Mahmoud Assy: "Refuge is a condition, not an identity"

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Minyons Escoltes i Guies de Catalunya
  • Mahmoud Assy,  the co-founder of the Association.
    Mahmoud Assy, the co-founder of the Association. Source: Mahmoud Assy.

The co-founder of the Association talks about his experience as a refugee.

Tell us a little about yourself...

My name is Mahmoud Assy. I am 23. I am a refugee from Egypt because I am gay and I lived very tough experiences there. I love light blue because it gives me peace and life. I moved out of home when I was 17 and when I was 21 I started a business venture that I continue until this day.

What would you tell people so they could know you a little better?

I would tell them I am an expert in diversity and inclusion and that I speak six languages. I would tell them I am not a vulnerable person, but I have lived situations where my rights were violated.

With my good friend Razan Ismail I created an NGO that is called Kudwa and works to create a truly inclusive space for all. I also work as a consultant for inclusion and diversity with several companies and NGOs.

Have you ever felt discriminated against for being a refugee?

Yes, I am that person who isn’t invited to a job interview because my name is Mahmoud, or I am the person who has to put up with jokes because I am lucky enough to be here and work here.

What made you flee from Egypt?

In September 2017, at a concert by the band Mashrou' Leila, more than seventy Egyptian youths were imprisoned for carrying LGBTI flags. Since then I decided to become an activist and to start speaking openly about LGBTI rights.

I started off as an activist posting videos and articles on social media. At that time I was in Romania, where I was studying, but when I returned to Egypt in summer to visit my family, I heard the police was searching for me so I had to leave quickly.

What would you say so people understand better what it means to be a refugee?

Refuge is a condition, not an identity. The media portray people who have fled their countries as a homogenous group and they aren’t. I carry the label of refugee, but that does not contribute to my identity. All this label says is that I fled my country, nothing else. If you want to get to know someone, you have to talk to them.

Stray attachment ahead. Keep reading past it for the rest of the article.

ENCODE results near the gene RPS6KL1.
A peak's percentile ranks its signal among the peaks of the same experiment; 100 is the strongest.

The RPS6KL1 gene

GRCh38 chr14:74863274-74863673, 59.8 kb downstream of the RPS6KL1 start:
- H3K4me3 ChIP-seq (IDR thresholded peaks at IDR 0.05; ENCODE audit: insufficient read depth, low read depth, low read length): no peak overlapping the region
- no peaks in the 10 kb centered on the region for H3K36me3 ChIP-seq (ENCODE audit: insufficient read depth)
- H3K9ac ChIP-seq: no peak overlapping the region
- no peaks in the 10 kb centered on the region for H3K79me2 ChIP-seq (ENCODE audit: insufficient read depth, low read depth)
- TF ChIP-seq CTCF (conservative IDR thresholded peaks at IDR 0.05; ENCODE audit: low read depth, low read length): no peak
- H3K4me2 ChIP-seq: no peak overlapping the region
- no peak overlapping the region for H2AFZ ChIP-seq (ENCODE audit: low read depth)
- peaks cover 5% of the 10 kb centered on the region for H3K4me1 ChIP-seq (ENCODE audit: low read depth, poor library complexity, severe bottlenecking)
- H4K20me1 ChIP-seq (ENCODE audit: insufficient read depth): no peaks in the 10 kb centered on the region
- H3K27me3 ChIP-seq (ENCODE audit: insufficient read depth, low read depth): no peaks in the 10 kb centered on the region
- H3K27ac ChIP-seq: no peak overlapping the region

What has your experience in Catalonia been like?

During my life I have been struggling with alterity. In Egypt because of being a homosexual; in Romania for being an Arab; and in Spain and Catalonia for carrying with me the label of refugee. People are very quick at creating a history for you and I often feel they don’t let me speak.

And when they do, they limit you with questions that restrict your identity or who you are into a narrow and sometimes dehumanising vision. Despite all this, during my long journey I have met truly wonderful people.

What was the purpose for creating the association Kudwa?

Through Kudwa we aim to create safe spaces of inclusion so anyone can connect and improve, whether they were born here or not, because this generates a lot of fragmentation and doesn’t help unity.

At Kudwa we strive to help people to see the value of knowing others, whomever they are, because we have seen how different groups in society live apart and don’t interact, and we see this as a danger.

How do you help other refugees?

My goal isn’t to help people carrying the label of refugees. My goal is to help society. The society we live in today is very fragmented, made up of groups of bubbles that don’t connect to one another. It’s simple to think “these people are the problem” when there is nothing connecting you to them.

This fragmentation of society gives way to alterity, which in turn gives place to discrimination. I work with people who belong to society, teaching the value of getting to know the other and how this simple action allows us to live in spaces of trust, peace and prosperity.

What would you tell people reading this interview?

If you really want to contribute to global progress towards diversity; if you really want to generate a tangible change in society, then invite discriminated people to sit at your table, talk to them. If you don’t know how, count on me to help you do this.

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